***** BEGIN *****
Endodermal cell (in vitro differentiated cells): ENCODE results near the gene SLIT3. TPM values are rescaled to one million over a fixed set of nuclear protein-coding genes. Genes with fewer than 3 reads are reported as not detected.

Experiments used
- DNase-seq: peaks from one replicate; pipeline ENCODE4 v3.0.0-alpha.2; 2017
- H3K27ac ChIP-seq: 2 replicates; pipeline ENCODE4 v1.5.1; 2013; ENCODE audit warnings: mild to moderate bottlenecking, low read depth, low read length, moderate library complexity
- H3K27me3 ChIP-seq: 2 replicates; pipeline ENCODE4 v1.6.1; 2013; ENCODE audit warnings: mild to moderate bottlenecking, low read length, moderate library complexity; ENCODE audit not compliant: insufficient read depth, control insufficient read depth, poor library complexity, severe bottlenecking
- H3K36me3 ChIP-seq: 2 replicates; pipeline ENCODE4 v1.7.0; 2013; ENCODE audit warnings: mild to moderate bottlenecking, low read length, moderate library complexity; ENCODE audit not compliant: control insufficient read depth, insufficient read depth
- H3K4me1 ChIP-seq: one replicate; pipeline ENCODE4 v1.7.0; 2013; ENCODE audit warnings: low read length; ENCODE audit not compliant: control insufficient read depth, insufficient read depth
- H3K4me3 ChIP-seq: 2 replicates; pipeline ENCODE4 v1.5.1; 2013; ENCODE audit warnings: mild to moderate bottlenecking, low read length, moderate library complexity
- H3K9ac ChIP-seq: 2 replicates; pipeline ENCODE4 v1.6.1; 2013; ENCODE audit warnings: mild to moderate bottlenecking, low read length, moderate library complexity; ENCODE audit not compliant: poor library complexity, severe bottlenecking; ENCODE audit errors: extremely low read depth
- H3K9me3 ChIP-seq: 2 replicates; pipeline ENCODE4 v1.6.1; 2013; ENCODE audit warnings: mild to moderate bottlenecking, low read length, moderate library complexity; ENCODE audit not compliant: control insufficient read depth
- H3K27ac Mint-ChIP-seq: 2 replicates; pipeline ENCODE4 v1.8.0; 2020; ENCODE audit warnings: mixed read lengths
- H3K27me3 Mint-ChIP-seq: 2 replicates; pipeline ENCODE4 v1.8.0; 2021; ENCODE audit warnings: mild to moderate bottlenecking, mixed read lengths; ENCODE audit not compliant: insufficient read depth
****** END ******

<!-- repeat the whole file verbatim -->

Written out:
Endodermal cell (in vitro differentiated cells): ENCODE results near the gene SLIT3. TPM values are rescaled to one million over a fixed set of nuclear protein-coding genes. Genes with fewer than 3 reads are reported as not detected.

Experiments used
- DNase-seq: peaks from one replicate; pipeline ENCODE4 v3.0.0-alpha.2; 2017
- H3K27ac ChIP-seq: 2 replicates; pipeline ENCODE4 v1.5.1; 2013; ENCODE audit warnings: mild to moderate bottlenecking, low read depth, low read length, moderate library complexity
- H3K27me3 ChIP-seq: 2 replicates; pipeline ENCODE4 v1.6.1; 2013; ENCODE audit warnings: mild to moderate bottlenecking, low read length, moderate library complexity; ENCODE audit not compliant: insufficient read depth, control insufficient read depth, poor library complexity, severe bottlenecking
- H3K36me3 ChIP-seq: 2 replicates; pipeline ENCODE4 v1.7.0; 2013; ENCODE audit warnings: mild to moderate bottlenecking, low read length, moderate library complexity; ENCODE audit not compliant: control insufficient read depth, insufficient read depth
- H3K4me1 ChIP-seq: one replicate; pipeline ENCODE4 v1.7.0; 2013; ENCODE audit warnings: low read length; ENCODE audit not compliant: control insufficient read depth, insufficient read depth
- H3K4me3 ChIP-seq: 2 replicates; pipeline ENCODE4 v1.5.1; 2013; ENCODE audit warnings: mild to moderate bottlenecking, low read length, moderate library complexity
- H3K9ac ChIP-seq: 2 replicates; pipeline ENCODE4 v1.6.1; 2013; ENCODE audit warnings: mild to moderate bottlenecking, low read length, moderate library complexity; ENCODE audit not compliant: poor library complexity, severe bottlenecking; ENCODE audit errors: extremely low read depth
- H3K9me3 ChIP-seq: 2 replicates; pipeline ENCODE4 v1.6.1; 2013; ENCODE audit warnings: mild to moderate bottlenecking, low read length, moderate library complexity; ENCODE audit not compliant: control insufficient read depth
- H3K27ac Mint-ChIP-seq: 2 replicates; pipeline ENCODE4 v1.8.0; 2020; ENCODE audit warnings: mixed read lengths
- H3K27me3 Mint-ChIP-seq: 2 replicates; pipeline ENCODE4 v1.8.0; 2021; ENCODE audit warnings: mild to moderate bottlenecking, mixed read lengths; ENCODE audit not compliant: insufficient read depth